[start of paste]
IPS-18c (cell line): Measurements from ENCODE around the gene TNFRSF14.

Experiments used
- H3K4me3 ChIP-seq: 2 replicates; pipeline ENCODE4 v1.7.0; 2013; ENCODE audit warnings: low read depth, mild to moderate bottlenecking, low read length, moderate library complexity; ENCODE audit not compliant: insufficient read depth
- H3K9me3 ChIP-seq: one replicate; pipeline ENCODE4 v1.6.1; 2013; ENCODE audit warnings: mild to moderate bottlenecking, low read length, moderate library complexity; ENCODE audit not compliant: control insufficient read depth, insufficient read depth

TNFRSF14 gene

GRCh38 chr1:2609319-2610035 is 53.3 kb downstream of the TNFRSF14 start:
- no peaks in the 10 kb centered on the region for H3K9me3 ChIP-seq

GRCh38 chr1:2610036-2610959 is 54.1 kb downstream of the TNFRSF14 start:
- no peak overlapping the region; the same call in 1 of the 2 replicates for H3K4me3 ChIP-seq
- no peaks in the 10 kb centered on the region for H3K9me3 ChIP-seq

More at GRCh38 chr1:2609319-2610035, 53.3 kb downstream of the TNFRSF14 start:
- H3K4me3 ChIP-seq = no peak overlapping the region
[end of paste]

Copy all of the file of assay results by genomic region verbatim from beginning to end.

IPS-18c (cell line): Measurements from ENCODE around the gene TNFRSF14.

Experiments used
- H3K4me3 ChIP-seq: 2 replicates; pipeline ENCODE4 v1.7.0; 2013; ENCODE audit warnings: low read depth, mild to moderate bottlenecking, low read length, moderate library complexity; ENCODE audit not compliant: insufficient read depth
- H3K9me3 ChIP-seq: one replicate; pipeline ENCODE4 v1.6.1; 2013; ENCODE audit warnings: mild to moderate bottlenecking, low read length, moderate library complexity; ENCODE audit not compliant: control insufficient read depth, insufficient read depth

TNFRSF14 gene

GRCh38 chr1:2609319-2610035 is 53.3 kb downstream of the TNFRSF14 start:
- no peaks in the 10 kb centered on the region for H3K9me3 ChIP-seq

GRCh38 chr1:2610036-2610959 is 54.1 kb downstream of the TNFRSF14 start:
- no peak overlapping the region; the same call in 1 of the 2 replicates for H3K4me3 ChIP-seq
- no peaks in the 10 kb centered on the region for H3K9me3 ChIP-seq

More at GRCh38 chr1:2609319-2610035, 53.3 kb downstream of the TNFRSF14 start:
- H3K4me3 ChIP-seq = no peak overlapping the region